Years ago, the researcher, B.F. Skinner, constructed a box in which he put a laboratory rat. He used this “Skinner Box” to study and test his theories on learning. In his model, called operant conditioning, learning was achieved merely through manipulation of the subject’s environment. No other communication or internal thought processes were necessary.
Inside the box was a lever which, when depressed, would administer a food pellet to the animal. This was the reward for certain desired behaviors. Over time, using just these food pellets and a larger box, he and his colleagues were able to teach the rat to do an amazing number of tricks all chained together in a kind of circus act.
The rat would first roll a ball into a small trough with its nose then jump on a tread mill. After a few seconds on the treadmill, it would climb a ladder then pull a chain with its mouth which would turn on a light. Then it would come back down the ladder, run over to the food lever, depress it and receive its pellet reward. It was pretty impressive.
People would ask, “How did you get the rat to do all those things?” and “How would a rat ever think of pushing a ball in a trough with its nose anyway?”
How did Skinner accomplish this?
Most people didn’t realize this but Skinner taught the rat these tricks in reverse order. The hardest trick was getting the rat to depress the lever. Just waiting for the rat to do this might have taken days or weeks as it was not a natural rat behavior. He sped things up by using a remarkable technique called, successive approximation.
Skinner waited for the rat to just look in the direction of the lever then quickly dropped a food pellet in front of it. The rat ate it and soon repeated the “looking” behavior that preceded the food… and was rewarded again. After a while Skinner waited until the rat not only looked toward the lever but moved his foot in that direction. Then, the pellet was quickly given. Eventually, using this method of successive approximation, he got the rat to walk over to the lever, depress it, and get the food. To add the next behavior, he waited to give the food until the rat first looked in the direction of the ladder. A look and then a step in the ladder’s direction, etc. was followed by food from the lever. Eventually all the desired behaviors were linked together this way always followed by a food pellet.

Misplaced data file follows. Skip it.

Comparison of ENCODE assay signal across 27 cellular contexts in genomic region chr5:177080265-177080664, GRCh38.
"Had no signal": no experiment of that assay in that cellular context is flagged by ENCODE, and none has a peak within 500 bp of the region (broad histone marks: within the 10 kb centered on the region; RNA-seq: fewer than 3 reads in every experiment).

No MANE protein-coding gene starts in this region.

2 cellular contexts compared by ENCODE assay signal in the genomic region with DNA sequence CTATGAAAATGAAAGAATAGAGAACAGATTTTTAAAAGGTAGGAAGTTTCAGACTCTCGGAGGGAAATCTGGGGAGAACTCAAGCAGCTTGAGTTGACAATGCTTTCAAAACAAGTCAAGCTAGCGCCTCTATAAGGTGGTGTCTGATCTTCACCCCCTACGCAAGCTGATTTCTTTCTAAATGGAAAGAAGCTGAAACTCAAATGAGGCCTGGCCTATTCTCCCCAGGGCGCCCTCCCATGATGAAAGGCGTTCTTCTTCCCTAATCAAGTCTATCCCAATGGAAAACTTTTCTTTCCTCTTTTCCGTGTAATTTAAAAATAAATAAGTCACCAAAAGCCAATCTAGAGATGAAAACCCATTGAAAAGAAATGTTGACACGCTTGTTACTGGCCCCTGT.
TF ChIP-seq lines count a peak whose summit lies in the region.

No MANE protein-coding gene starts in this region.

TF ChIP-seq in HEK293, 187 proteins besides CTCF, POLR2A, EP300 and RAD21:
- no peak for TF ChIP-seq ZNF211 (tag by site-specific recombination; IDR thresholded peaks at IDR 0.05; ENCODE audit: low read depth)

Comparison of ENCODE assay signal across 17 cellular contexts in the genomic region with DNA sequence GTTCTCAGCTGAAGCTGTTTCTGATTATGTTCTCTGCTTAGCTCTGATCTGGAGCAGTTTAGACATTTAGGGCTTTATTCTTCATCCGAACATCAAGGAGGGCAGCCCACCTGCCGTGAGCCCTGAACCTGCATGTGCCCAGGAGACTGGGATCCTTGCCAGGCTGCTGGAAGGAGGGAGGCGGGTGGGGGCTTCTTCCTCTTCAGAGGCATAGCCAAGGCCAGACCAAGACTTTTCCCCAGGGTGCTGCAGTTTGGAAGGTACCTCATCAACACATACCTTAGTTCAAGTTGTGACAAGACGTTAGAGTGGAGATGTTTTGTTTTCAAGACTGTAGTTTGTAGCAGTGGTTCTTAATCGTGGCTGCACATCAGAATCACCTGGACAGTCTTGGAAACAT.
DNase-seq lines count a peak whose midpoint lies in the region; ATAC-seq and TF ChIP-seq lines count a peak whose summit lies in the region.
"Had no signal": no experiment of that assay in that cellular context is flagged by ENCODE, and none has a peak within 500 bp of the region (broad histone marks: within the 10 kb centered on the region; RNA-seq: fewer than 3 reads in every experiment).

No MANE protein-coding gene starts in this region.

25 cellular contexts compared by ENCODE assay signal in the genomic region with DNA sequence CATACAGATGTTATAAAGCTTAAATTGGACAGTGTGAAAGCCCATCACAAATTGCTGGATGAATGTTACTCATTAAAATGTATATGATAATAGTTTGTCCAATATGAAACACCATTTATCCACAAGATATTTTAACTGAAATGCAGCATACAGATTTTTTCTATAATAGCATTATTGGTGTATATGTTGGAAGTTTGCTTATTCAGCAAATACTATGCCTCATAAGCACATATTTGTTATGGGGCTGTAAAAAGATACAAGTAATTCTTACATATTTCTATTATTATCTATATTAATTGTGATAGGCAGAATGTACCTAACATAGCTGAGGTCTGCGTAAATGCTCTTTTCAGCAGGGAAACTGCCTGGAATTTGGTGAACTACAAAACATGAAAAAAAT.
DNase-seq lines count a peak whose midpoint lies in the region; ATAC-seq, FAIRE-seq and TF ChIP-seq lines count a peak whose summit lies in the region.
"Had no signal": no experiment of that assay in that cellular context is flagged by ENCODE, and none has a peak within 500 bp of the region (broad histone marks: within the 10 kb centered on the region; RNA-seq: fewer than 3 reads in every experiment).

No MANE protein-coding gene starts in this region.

Here’s something else that is critical—he never punished the rats for wrong behavior. He just ignored it and rewarded the behavior he wanted. Learning was fast and painless and the tasks were increasingly complex.
What does successive approximation have to do with human relationships?
Everything! We often expect perfection from those around us and criticize less than perfect behavior. Both of these things make their learning how to please us much more difficult if not impossible. By the way, the “food pellet” for us is acknowledgment and appreciation.
We’d get so much more cooperation if we rewarded any approximation, any movement in the direction of what we wanted. Instead of criticizing the one thing that was wrong e.g., “This isn’t the printer cartridge I asked you get!” or “You put the fax in down!” appreciate the people around you for the things that were done right. You’ll get someone who thinks, “Next time, I’ll do it even better!”
Successive approximation means appreciating and acknowledging any movement in the right direction. It allows for the fastest learning and preserves relationship by refraining from criticism, punishment or attack. You’ll be amazed at what behaviors your employees are capable of when they are learned this way.